Making education available to African Americans was a crucial post-war change, as educating African Americans - enslaved or free - had been a criminal offense. That ended with the Civil War, but, in 1870, statistics showed African American illiteracy at 79.9% while white illiteracy was at 50%. A change was in order across the board, and William H. Ruffner, the first state school superintendent, wrote an act that provided free education (albeit segregated) for students regardless of color. Numerous small African American schools sprang up around the county. According to Cassandra Burton's African-American Education in Westmoreland County in the immediate aftermath of the War, an African American church might be used as a schoolhouse during the week, and the churches held fundraisers to support their students and teachers. Two wealthy Northern industrialists - George Peabody and John F. Slater - created educational funds that would help fund Westmoreland County's black schools. Notably, The Slater Fund for the Education of Freed Men was used to help build the A.T. Johnson High School in 1937. Armstead Tasker Johnson (1857-1944) was an African American educator and community leader of the grassroots effort for its construction. The school's faculty was integrated in the 1960s, and it admitted its first non-African American students in the 1970s. In 1998, it closed its doors as an operating school, but it now functions as a museum.
In recent years, some of Westmoreland County's local historians have been keeping the flame of the past alive as Westmoreland Weavers of the Word, a storytelling group that focuses on African American history and customs. Their stories can be heard during special events at museums and libraries in our region.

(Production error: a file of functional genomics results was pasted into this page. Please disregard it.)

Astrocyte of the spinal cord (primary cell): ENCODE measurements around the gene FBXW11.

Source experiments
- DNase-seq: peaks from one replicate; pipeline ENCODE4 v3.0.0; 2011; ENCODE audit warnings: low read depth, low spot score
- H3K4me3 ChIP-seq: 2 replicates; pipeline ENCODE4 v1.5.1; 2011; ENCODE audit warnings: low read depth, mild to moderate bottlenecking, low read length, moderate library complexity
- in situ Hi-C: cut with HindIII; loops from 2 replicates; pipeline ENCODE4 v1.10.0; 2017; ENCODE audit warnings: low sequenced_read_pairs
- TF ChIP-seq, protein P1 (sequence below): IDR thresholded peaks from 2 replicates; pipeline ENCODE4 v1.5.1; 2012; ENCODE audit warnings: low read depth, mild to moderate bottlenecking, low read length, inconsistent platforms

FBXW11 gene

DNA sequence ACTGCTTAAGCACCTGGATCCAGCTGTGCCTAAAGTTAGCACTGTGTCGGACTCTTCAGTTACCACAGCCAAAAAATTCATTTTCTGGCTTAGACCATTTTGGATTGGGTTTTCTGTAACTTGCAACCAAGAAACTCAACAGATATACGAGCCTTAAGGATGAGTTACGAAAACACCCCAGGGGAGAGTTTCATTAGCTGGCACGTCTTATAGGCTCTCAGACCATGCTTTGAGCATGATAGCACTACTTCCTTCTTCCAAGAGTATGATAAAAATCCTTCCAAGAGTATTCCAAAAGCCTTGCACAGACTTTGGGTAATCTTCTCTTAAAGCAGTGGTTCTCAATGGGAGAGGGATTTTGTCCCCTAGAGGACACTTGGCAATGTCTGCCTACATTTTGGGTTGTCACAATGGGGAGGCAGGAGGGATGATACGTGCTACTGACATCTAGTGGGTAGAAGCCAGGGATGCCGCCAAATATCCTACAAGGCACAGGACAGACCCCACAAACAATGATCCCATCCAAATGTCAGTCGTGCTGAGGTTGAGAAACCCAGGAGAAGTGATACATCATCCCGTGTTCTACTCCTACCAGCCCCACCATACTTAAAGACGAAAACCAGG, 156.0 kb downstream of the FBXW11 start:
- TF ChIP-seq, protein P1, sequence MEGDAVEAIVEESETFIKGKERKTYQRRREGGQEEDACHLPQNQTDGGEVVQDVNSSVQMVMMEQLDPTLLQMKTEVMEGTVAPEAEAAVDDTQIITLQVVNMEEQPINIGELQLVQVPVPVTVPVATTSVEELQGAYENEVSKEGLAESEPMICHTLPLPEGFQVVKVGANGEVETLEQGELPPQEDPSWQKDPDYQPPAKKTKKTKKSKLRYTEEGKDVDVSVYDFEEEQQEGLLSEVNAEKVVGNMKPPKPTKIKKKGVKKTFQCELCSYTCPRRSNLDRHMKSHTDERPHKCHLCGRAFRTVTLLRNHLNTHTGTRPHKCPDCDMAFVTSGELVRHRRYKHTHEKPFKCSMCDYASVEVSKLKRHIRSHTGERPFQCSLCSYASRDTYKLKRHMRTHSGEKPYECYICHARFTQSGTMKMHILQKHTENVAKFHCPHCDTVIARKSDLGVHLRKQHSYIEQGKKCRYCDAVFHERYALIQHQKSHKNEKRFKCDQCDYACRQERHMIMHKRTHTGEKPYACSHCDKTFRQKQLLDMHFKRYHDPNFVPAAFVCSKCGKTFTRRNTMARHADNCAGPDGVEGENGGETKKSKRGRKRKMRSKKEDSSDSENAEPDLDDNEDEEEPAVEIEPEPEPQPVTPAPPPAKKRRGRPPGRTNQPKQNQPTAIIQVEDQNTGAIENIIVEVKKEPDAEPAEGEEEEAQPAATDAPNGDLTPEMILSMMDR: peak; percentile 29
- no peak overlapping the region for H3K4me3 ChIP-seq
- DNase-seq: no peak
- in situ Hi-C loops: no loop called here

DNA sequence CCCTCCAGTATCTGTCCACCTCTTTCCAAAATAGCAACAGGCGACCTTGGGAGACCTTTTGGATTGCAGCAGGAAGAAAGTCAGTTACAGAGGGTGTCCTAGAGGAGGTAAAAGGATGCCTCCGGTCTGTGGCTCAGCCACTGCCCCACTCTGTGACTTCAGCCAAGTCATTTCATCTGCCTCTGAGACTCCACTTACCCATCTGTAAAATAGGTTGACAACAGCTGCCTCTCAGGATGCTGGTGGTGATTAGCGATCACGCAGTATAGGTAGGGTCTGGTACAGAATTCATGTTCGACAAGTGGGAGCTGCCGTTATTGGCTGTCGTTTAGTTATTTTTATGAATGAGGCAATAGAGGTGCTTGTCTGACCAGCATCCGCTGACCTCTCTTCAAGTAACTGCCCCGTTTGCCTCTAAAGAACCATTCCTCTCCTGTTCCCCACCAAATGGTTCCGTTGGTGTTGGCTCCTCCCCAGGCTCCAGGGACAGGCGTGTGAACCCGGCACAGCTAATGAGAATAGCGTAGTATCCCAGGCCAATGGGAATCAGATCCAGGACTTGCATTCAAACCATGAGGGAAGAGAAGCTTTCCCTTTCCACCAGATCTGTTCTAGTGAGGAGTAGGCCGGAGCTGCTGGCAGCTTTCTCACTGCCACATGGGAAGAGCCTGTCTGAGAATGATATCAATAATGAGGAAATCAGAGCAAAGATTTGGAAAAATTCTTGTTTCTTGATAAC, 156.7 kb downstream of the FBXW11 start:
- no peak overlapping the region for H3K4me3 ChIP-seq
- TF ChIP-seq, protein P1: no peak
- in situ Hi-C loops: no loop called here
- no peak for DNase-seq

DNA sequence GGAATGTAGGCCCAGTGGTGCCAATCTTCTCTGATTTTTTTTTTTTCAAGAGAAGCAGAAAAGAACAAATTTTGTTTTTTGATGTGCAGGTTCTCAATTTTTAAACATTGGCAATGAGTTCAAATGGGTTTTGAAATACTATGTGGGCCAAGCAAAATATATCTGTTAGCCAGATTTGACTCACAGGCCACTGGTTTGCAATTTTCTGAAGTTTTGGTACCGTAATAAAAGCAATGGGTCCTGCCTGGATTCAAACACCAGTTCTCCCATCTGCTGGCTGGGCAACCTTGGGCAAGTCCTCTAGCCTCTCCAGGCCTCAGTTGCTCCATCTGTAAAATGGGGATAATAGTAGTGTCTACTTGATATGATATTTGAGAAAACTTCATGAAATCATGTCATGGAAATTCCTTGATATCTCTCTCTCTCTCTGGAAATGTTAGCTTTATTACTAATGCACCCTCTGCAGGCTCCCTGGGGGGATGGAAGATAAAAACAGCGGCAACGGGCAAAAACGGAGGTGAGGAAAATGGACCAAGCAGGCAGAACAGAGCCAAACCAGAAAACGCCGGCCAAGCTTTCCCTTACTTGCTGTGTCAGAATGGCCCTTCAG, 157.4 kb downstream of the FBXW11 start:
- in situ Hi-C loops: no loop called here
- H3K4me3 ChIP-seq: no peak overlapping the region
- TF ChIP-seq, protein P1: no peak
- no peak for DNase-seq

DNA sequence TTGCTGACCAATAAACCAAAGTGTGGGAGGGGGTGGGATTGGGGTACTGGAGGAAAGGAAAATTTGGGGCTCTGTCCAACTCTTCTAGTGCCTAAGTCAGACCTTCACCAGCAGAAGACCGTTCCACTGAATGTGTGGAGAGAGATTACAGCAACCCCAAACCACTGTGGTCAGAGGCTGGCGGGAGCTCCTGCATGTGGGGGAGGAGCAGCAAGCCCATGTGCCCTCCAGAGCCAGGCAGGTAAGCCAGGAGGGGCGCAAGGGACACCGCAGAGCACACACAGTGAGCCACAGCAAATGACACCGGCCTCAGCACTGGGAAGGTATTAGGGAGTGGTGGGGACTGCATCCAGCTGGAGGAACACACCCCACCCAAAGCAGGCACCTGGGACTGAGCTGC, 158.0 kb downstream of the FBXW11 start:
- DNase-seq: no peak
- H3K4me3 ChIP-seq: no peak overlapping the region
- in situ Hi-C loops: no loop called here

These local museums and historic sites have information that is of interest to those studying African American history:
Armstead Tasker Johnson High School Museum (18849 Kings Highway, Montross) - Established to preserve the history and legacy of education for African American students in the Northern Neck of Virginia, especially in Westmoreland County, and to make the information readily available to the public. The museum is a depository of collections, artifacts, memorabilia, documents, and other items related to education in the area. The A.T. Johnson High School, for which the museum takes its name, is named after Armstead Tasker Johnson, a prominent Africa American educator and leader in the community. Hours: Saturday, 10 am to 2 pm; Sunday, 2 to 4 pm.
The Museum at Colonial Beach – includes its Watermen’s Room, a permanent exhibit that looks at aspects of that shared heritage. Colonial Beach was an extremely popular tourist destination during the earlier part of the 20th century. The museum is open to visitors from early April until mid-December. Its regular hours are Saturdays and Sundays from 1-4 pm and also by appointment.
If you visit Popes Creek Plantation (George Washington’s Birthplace National Monument), you may encounter African American guides who specialize in “living history” and can demonstrate daily life on the plantation, including cooking, working with animals, farming, blacksmithing, and other folkways.
Historic Stratford Hall has a section on its website devoted to the Payne Family, who are believed to be descended from enslaved African Americans who lived on the plantation. Stratford Hall often hosts events which touch on aspects of African American history, such as the "Forum on Racial Understanding: Finding Stratford’s Enslaved Stories.”
African-American Education in Westmoreland County by Cassandra Burton
African American Military - Westmoreland County, Virginia by Daisy Howard-Douglas
Black America Series: Westmoreland County by Cassandra Burton
The Descendants of the First Mitchell Wilson of Westmoreland County, Virginia - 1824 to 2002 by Daisy Howard-Douglas
The Descendants of Sallie Elizabeth Crabbe of Westmoreland County, Virginia, 1830 - 2013 by Daisy Howard-Douglas
Online Genealogy Resources